From WikiMD's Food, Medicine & Wellness Encyclopedia

2-Arachidonylglycerol (2-AG) is a endocannabinoid involved in the regulation of various physiological processes. It is an ester formed from the omega-6 fatty acid arachidonic acid and glycerol. It is present at relatively high levels in the central nervous system, with lesser amounts in other tissues.

Biosynthesis[edit | edit source]

2-AG is synthesized primarily by the enzyme diacylglycerol lipase (DAGL). DAGL cleaves diacylglycerol (DAG), a membrane lipid, to release 2-AG. This process is a key step in the endocannabinoid signaling system, which plays a role in the regulation of various physiological processes.

Physiological roles[edit | edit source]

2-AG is a full agonist of the cannabinoid receptor CB1, which is predominantly located in the brain, and the CB2 receptor, which is primarily found in cells of the immune system. It is considered a neurotransmitter, as it is released from neurons in response to depolarization. It has been implicated in a variety of physiological and pathological processes, including pain, inflammation, and neuroprotection.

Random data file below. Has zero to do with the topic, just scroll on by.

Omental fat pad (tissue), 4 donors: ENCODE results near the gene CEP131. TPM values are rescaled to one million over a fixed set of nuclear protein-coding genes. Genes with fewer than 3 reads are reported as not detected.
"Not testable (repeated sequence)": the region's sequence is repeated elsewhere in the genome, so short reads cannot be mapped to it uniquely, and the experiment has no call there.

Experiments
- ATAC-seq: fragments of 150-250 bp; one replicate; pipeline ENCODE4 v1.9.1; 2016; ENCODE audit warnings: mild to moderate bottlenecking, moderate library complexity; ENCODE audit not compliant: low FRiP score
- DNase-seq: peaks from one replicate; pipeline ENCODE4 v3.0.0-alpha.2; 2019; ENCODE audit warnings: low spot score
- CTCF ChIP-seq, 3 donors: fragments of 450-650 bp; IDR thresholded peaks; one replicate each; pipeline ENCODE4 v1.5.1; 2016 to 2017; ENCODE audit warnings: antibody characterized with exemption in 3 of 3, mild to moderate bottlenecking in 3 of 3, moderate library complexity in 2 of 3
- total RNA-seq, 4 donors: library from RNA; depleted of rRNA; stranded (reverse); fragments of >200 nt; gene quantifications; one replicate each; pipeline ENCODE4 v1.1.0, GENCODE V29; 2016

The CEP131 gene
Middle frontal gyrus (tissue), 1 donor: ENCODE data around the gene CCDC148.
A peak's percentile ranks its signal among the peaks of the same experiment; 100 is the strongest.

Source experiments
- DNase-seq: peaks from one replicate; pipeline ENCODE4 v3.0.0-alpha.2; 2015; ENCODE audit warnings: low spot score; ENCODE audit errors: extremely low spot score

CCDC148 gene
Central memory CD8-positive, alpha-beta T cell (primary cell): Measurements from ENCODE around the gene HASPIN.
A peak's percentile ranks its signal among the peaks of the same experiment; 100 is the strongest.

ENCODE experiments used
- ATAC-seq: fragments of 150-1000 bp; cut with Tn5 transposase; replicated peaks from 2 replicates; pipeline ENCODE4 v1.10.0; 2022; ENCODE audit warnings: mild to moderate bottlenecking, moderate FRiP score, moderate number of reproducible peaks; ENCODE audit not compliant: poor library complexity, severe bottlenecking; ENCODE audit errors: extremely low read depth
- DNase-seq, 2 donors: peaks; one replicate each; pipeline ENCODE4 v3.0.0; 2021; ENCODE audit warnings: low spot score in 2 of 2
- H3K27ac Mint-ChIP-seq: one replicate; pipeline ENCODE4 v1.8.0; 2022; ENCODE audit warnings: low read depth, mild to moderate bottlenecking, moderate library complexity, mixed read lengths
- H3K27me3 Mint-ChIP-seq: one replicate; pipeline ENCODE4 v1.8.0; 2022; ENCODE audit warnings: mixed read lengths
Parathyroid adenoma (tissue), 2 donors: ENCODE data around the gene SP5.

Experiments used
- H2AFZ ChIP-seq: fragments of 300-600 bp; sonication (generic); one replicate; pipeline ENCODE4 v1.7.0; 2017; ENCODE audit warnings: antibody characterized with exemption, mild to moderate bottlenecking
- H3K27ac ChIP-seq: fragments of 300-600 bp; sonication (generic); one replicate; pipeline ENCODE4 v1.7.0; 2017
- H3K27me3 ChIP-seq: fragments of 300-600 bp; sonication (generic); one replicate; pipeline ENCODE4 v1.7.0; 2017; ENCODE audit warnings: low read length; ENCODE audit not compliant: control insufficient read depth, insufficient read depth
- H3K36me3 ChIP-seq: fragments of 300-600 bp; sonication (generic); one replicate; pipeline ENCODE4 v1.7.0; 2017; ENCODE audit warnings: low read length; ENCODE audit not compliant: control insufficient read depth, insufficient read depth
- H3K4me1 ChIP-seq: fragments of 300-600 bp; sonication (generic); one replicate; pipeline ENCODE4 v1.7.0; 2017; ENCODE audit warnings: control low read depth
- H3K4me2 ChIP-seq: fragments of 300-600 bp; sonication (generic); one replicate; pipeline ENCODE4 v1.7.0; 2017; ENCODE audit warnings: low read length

2-AG also plays a role in the regulation of appetite, immune system function, and pain management. It is also involved in the neuroplasticity that underlies learning and memory.

Pharmacology[edit | edit source]

2-AG's effects are primarily mediated through cannabinoid receptors. However, it is also a substrate for the enzyme monoacylglycerol lipase (MAGL), which converts 2-AG to arachidonic acid and glycerol. Inhibition of MAGL can increase 2-AG levels and has been explored as a therapeutic strategy for various conditions, including neuropathic pain and neuroinflammation.

See also[edit | edit source]


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Contributors: Prab R. Tumpati, MD